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An Easter, an Epic, and an Introduction to Hockey

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Hovenaut's picture
April 16, 2017 at 4:44pm

This Easter weekend marks the 30th anniversary of game seven of the Patrick Division semifinal matchup between the New York Islanders and the Washington Capitals, more commonly referred to as the Easter Epic

In essentially what was the equivalent of a little over two full games, the Islanders finally eliminated the Capitals when Islander great Pat LaFontaine fired a blueline slapshot past (gloveside, via the post) Washington goalie Bob Mason at the 8:47 mark of the fourth overtime. 

With the goal, New York came back from a 3-1 series deficit to avenge a playoff exit at the hands of the Capitals the previous spring, and advanced to the Eastern conference finals to face the Philadelphia Flyers (where they would also overcome a 3-1 series deficit only to lose game seven, 5-1). Washington would miss the playoffs the following season, and have had minimal postseason success over their 43 year history in the NHL. 

This game is significant for me as it stands as my first true NHL memory. A few years removed from the midwest and the home state of Ohio, my family was living in Roanoke, Virginia. Cable tv was a premium, with the highlights of my formative years in the 80's being (in no order) HBO, Cinemax (Skinemax), and MTV. I can't remember when we started receiving ESPN, which aired the battle between the Isles and Caps. ESPN was still finding it's footing in the mid-80's, and I probably knew it best via USFL football (pro football was my favorite sport then, as I didn't have much access to the Ohio State Buckeyes) and NBA basketball. I probably knew/watched some hockey, but obviously it wasn't a big sport in the area. 

I did latch onto the local teams - the Washington Redskins and Baltimore Orioles respectively, who both had enjoyed success in the 80's. The NBA was very popular at the time, with the success of the Lakers, Celtics, Pistons, and some dude named Jordan. Also stayed true to the local hoops teams and followed the Bullets and Georgetown Hoyas.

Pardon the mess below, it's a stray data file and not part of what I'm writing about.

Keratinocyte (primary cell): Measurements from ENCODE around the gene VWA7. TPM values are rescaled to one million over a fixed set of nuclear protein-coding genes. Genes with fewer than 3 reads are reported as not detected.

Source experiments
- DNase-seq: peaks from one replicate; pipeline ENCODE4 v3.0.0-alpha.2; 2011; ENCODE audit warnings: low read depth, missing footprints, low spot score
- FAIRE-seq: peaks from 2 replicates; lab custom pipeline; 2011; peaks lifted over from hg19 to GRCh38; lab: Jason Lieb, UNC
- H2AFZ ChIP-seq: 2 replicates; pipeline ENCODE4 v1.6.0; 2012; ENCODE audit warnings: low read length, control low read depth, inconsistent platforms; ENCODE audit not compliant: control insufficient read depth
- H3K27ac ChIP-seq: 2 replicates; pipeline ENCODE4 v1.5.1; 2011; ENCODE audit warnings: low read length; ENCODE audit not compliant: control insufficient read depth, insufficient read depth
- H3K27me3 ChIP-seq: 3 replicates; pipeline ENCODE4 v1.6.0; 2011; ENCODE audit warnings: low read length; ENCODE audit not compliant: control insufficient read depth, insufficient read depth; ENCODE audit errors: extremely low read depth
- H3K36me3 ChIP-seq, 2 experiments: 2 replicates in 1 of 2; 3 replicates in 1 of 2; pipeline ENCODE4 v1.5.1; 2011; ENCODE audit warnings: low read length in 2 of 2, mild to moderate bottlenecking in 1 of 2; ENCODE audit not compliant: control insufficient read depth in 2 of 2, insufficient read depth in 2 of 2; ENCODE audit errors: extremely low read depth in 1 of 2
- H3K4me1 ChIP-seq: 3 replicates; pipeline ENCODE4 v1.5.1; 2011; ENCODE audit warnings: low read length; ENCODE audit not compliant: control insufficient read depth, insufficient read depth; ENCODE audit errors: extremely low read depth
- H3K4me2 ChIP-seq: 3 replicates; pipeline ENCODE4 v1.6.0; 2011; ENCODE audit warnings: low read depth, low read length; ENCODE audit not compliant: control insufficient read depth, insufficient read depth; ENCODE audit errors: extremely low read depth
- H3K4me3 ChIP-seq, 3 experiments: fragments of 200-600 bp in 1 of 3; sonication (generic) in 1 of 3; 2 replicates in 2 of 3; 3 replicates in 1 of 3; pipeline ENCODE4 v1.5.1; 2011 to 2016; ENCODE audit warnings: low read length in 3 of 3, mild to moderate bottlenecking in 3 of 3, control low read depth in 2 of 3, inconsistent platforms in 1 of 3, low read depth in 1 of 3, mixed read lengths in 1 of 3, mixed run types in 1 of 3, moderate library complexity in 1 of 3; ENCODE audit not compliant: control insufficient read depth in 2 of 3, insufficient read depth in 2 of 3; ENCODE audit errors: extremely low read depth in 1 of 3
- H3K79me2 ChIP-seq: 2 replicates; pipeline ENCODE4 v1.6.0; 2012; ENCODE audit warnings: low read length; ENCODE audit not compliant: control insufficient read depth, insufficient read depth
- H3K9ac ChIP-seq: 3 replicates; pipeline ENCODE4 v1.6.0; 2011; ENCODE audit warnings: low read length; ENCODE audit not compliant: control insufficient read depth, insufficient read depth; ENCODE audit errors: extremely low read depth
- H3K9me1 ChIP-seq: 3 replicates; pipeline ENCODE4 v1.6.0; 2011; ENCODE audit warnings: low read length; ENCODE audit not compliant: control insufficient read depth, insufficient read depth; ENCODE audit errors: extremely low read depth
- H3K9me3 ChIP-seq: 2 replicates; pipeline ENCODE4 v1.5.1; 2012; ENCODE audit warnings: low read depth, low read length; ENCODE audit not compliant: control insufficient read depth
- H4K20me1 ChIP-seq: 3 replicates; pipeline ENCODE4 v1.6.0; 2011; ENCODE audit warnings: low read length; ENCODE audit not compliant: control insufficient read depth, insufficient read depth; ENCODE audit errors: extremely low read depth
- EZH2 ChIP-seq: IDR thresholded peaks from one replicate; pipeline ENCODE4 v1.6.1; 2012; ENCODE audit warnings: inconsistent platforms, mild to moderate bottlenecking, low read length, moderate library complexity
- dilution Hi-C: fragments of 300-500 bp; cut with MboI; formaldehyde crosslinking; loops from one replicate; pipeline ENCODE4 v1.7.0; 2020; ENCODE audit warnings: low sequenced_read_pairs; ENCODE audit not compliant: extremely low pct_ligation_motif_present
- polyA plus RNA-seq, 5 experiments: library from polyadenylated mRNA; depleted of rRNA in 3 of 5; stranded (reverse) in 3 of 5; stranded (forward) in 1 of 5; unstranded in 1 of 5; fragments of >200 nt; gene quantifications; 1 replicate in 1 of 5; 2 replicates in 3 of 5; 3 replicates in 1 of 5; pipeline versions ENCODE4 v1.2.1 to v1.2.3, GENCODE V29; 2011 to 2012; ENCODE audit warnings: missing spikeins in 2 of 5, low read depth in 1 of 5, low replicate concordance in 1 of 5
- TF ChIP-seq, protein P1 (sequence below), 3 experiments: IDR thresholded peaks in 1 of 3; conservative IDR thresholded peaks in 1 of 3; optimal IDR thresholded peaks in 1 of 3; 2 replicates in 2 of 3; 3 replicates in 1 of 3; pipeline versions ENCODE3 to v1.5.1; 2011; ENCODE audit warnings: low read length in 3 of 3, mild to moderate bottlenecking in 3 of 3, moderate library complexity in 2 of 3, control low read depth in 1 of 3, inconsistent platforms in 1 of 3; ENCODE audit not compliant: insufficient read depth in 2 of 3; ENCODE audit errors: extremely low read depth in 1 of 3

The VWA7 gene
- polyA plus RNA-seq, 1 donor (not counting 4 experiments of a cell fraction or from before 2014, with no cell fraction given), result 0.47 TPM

While I'm sure I caught some Gretzky or Lemieux highlights, I can't say I wrapped myself up in sitting to watch a full hockey game. My family only had two televisions, with one cable box. So while my mother and sister view Dynasty and/or Dallas broadcasts on the main tv upstairs, I was regulated to an old, non remote controlled castoff set in the downstairs rec room, picking up whatever the bunny ears could receive. Which wasn't much, so primarily played Atari/Nintendo with that. 

But the Easter Epic was a game I was destined to see. Since we didn't have school Monday, I was free to stay up and watch tv on the good set. So there must not have been too much in the way of programming that evening, and my surfing found it's way to ESPN and that NHL playoff game already in progress...

It must've been in the third when I picked up on the game, not realizing it was not yet half way over. I continued to flip through channels, but came back to the game often, before my inner hockey fan kept focus on the game at the start of the fourth OT period. I remember thinking when they should decide to halt the game, to play again the next day?

I think it was past 2 a.m. local time when LaFontaine finally won it, and I probably stumbled to bed not realizing I had just embarked on a new path in my sports fandom. My hockey interest wavered over several years, and didn't pick up until I attend undergraduate school in the mid-90's (hello, NHL '94).

A generation later, I'm still a Caps fan (and I thank the powers above I'm also an Ohio State fan). Haven't had much to celebrate since then, and have become accustomed to a long, late, sudden loss,  but I've come to grow fond of hockey. There's a true beauty in the sport, a uniqueness unlike any other. For all the excitement that any postseason/championship competition can offer, it's hard to top playoff hockey.

 So I remain on the hunt for a better hockey memory, but I'll hold onto my introduction to the excitement of hockey, and a remembrance of one Easter night/Monday morning a few decades ago...



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